Art History classes at Pomona College often involve field trips to visit Los Angeles area museums. On Sunday, January 24, 2016 Professor Frances Pohl took her Art History 184 class to see the Great Wall of Los Angeles mural by Judith Baca in North Hollywood and an exhibition of the landscape paintings of the Canadian artist Lawren Harris at the Hammer Museum in Westwood.
Students and Professors Pohl and Gorse at the Hammer Museum (with work of US artist Kenny Scharf)
Exhibition of landscapes of Canadian artist Lawren Harris at the Hammer Museum
Newly restored “Spanish Music” (1916) by Burt Johnson, in Lebus Court, 2015
Photograph of model of Burt Johnson’s “Spanish Music,” 1916 sent by artist to President Blaisdell
On Friday, August 14, 2015 Burt Johnson’s 1916 sculpture “Spanish Music,” expertly restored by Donna Williams of Williams Conservation, was reinstalled on the rebuilt fountain in Lebus Court. The sculpture was a gift to the college of the Class of 1915 and had remained in place in the courtyard until earlier this year, when a section of the fountain collapsed, leading to its rebuilding by McEachron Construction and Design based on photographs of the original fountain, and providing the opportunity to repair the statue’s broken flute and conduct an overall restoration. There will be a reception in Lebus Court to celebrate the restored fountain and statue early in the fall semester, so keep an eye out for the announcement on this News page.
McEachron Construction and Design Team installing statue–from left to right: Gabe Senica, Mike McEachron (kneeling) and Justin Kelly
The Smithsonian American Art Museum has awarded the Charles C. Eldredge Prize for Distinguished Scholarship in American Art to Amy Lyford, professor of art history and associate dean of arts and humanities at Occidental College in Los Angeles, for her book Isamu Noguchi’s Modernism: Negotiating Race, Labor, and Nation, 1930–1950 (University of California Press, 2013). The text is a deeply researched examination of the early career of the Japanese American sculptor Isamu Noguchi. Lyford skillfully illuminates the artist’s practices and activism through richly detailed formal analysis and reference to diverse archival resources.
The three jurors who awarded the $3,000 prize were Julia Bryan-Wilson, associate professor of modern and contemporary art at the University of California, Berkeley; Gwendolyn DuBois Shaw, associate professor of American art and undergraduate chair of the department of the history of art at the University of Pennsylvania; and Kevin Murphy, Eugénie Prendergast Curator of American Art at the Williams College Museum of Art.
Of the book, the jurors wrote, “Lyford tells an entirely new story about how art travels, and how it might be marked as simultaneously ‘foreign’ and also ‘American.’ Her careful account of Noguchi’s projects in these decades foregrounds the artist’s persistent concerns about labor and contributes meaningfully to debates about the role of the artist within a wider economic landscape. Beautifully written and with urgently articulated stakes with regards to racism and citizenship, Lyford’s book draws from and contributes to an interdisciplinary set of concerns within Asian American studies, critical race theory, and art history. At heart it is also a book that grapples with modernism—its forms as well as its ideologies—to argue for a politics of abstraction. This pioneering book will change how we think about Noguchi, modernist sculpture, and American art.”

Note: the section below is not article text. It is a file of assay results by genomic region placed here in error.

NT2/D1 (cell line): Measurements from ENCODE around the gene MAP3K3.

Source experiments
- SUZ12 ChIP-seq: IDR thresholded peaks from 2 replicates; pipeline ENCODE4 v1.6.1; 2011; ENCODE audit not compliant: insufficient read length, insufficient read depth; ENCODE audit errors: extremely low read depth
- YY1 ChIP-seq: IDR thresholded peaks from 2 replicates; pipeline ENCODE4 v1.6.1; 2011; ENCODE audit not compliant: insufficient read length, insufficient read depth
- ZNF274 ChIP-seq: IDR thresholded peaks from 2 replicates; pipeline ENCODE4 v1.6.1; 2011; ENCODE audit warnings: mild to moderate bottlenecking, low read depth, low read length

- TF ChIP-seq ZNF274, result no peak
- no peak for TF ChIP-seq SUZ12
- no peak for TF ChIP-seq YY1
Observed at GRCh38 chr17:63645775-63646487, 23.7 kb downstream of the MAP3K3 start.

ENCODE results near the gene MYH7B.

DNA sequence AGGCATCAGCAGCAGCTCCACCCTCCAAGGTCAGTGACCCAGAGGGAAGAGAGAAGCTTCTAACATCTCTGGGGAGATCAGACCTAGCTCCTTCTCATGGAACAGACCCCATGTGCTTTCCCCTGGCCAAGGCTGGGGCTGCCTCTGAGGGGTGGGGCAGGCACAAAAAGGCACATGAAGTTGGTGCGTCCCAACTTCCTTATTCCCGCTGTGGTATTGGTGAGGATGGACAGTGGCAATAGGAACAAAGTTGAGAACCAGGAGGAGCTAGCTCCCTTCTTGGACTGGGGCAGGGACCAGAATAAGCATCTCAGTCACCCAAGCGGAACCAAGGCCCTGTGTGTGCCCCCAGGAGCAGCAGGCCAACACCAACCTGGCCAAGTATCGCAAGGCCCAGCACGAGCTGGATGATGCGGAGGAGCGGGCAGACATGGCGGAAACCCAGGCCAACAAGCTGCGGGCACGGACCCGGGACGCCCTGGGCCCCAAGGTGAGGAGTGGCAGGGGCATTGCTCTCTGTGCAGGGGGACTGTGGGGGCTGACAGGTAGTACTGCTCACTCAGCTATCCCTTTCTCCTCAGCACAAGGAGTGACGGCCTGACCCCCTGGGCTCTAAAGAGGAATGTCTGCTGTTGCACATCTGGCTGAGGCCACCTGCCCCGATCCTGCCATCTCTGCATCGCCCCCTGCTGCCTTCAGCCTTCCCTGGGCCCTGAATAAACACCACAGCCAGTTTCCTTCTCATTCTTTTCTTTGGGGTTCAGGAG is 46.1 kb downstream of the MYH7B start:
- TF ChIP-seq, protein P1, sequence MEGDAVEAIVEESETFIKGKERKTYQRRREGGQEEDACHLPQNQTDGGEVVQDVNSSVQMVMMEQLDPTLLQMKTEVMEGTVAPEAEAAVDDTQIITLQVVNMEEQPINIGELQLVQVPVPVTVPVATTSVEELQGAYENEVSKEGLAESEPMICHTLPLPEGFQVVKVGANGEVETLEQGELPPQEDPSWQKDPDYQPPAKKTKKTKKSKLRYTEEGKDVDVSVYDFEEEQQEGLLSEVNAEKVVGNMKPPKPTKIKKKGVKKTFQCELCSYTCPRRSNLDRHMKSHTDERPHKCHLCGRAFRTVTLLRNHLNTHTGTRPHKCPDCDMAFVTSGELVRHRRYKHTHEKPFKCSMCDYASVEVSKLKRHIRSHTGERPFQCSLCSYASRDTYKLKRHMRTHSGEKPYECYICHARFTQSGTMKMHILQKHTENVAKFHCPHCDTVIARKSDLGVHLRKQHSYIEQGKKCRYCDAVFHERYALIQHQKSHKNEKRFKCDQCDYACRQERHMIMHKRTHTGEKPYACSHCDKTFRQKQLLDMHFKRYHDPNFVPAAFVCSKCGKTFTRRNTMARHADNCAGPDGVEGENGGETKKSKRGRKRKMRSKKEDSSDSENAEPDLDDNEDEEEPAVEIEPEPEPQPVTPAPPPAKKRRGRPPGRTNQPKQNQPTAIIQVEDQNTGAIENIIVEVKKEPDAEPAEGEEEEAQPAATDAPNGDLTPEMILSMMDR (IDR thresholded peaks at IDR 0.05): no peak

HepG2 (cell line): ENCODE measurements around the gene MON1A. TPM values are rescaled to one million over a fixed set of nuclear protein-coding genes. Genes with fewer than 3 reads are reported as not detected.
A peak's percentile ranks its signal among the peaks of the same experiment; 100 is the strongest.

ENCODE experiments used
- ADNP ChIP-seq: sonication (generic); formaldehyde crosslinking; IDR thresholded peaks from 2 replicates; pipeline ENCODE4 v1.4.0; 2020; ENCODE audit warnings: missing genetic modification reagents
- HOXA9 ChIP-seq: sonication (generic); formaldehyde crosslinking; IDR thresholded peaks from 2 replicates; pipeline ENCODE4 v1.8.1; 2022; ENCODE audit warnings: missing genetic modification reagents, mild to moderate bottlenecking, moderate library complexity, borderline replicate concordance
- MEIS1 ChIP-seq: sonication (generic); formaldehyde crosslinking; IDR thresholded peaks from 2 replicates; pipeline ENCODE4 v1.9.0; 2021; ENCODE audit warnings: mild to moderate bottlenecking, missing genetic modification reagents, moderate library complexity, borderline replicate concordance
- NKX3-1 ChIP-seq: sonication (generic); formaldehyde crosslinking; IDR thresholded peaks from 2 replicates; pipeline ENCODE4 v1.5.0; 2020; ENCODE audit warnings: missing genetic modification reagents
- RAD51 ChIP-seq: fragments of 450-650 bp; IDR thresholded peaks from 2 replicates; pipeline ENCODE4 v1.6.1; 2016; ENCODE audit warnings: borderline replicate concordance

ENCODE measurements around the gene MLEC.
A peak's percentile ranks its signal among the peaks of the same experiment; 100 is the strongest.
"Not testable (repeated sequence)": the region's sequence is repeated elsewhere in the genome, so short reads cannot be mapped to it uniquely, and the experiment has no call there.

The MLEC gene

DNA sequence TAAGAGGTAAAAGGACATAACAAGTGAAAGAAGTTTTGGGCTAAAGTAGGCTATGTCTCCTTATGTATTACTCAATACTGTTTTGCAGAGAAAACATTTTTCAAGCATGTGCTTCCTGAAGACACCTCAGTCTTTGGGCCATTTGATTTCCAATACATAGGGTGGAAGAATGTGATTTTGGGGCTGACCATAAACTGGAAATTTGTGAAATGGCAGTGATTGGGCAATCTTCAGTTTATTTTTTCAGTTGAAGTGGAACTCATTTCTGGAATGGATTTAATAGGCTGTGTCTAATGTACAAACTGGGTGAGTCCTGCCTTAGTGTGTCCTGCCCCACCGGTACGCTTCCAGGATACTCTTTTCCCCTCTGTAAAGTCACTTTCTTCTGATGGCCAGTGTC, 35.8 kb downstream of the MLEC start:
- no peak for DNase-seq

Lyford will give the annual Eldredge Prize lecture at the Smithsonian American Art Museum on January 27th, 2016. For more information about the prize, and to see a list of past winners, please visit: http://www.americanart.si.edu/research/awards/eldredge/.A
Come hear Professor George Gorse talk about his recent research trip to Italy and the work he is doing on medieval Genoa on Monday, November 3, at 4:15 pm in Lebus 110. While in Rome, Professor Gorse gave the keynote address on “”Pope Julius II della Rovere, Admiral Andrea Doria, Doge Andrea Gritti: Patrons of Renovatio Romae” at an international conference on “Family Patronage in Early Modern Genoa, Rome, and Venice (1500-1750),” sponsored by the Hertziana Library at the German Art Historical Institute in Rome on September 8-9. He also presented a talk on September 26 at the Istituto della Storia dell’Arte at the University of Genoa on “Genova e la Storia dell’Arte.”
Most of the art history classes offered at Pomona College include at least one field trip in order to take advantage of the wealth of cultural resources available in the greater Los Angeles area. Students in Professor Frances Pohl’s seminar “Art, Conquest and Colonization” visited the Los Angeles County Museum of Art on October 12 in order to view the U.S. and Spanish colonial collections, along with the Asian collection, which contained examples of the kinds of objects that were transported from the Philippines to Europe and New England via Mexico. They also visited the San Gabriel Mission, founded in 1771, and met with Pomona art history alumna Professor Cynthia Lewis (’95), who teaches art history at Rio Hondo College, and historian Dr. John Macias, a recent CGU graduate, who are currently working on an inventory and history of several works of art owned by the mission.
Having lunch from the food trucks across the street from LACMA.
Outside of San Gabriel Mission.